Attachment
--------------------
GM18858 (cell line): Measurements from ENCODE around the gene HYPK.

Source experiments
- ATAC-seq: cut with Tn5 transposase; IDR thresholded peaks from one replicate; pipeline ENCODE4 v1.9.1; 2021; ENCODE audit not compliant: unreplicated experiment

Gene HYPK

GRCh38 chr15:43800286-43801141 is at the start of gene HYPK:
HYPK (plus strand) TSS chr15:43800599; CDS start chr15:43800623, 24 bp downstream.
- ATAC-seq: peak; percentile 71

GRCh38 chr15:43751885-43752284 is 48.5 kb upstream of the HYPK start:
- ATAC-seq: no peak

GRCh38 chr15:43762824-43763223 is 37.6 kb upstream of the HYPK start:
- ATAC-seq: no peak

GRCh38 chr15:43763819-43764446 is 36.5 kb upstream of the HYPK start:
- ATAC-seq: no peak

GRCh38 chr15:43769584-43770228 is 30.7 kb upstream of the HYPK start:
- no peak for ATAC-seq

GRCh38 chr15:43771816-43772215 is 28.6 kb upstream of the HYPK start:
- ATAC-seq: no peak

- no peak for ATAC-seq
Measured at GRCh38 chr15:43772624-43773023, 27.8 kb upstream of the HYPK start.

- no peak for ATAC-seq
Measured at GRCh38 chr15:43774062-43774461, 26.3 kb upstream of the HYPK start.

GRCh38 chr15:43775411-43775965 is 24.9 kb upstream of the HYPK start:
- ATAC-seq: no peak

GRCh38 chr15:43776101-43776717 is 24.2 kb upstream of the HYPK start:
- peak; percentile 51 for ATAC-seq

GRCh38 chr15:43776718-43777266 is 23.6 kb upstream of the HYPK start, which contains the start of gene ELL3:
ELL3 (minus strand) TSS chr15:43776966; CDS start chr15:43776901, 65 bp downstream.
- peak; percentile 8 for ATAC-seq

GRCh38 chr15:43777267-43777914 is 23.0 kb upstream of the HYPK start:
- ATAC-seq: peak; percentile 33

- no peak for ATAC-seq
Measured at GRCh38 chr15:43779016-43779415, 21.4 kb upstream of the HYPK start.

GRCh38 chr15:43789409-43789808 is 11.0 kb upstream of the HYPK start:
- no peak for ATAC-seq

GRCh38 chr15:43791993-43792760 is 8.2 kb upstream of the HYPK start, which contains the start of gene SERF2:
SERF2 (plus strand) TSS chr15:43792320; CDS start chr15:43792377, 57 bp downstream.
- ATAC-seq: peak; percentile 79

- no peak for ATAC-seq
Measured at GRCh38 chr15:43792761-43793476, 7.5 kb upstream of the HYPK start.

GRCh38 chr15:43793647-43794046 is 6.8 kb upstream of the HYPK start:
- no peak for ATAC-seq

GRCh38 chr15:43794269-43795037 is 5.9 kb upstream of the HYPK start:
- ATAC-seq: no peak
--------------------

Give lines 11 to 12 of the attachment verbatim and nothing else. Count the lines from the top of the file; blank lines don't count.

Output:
- ATAC-seq: no peak

GRCh38 chr15:43763819-43764446 is 36.5 kb upstream of the HYPK start: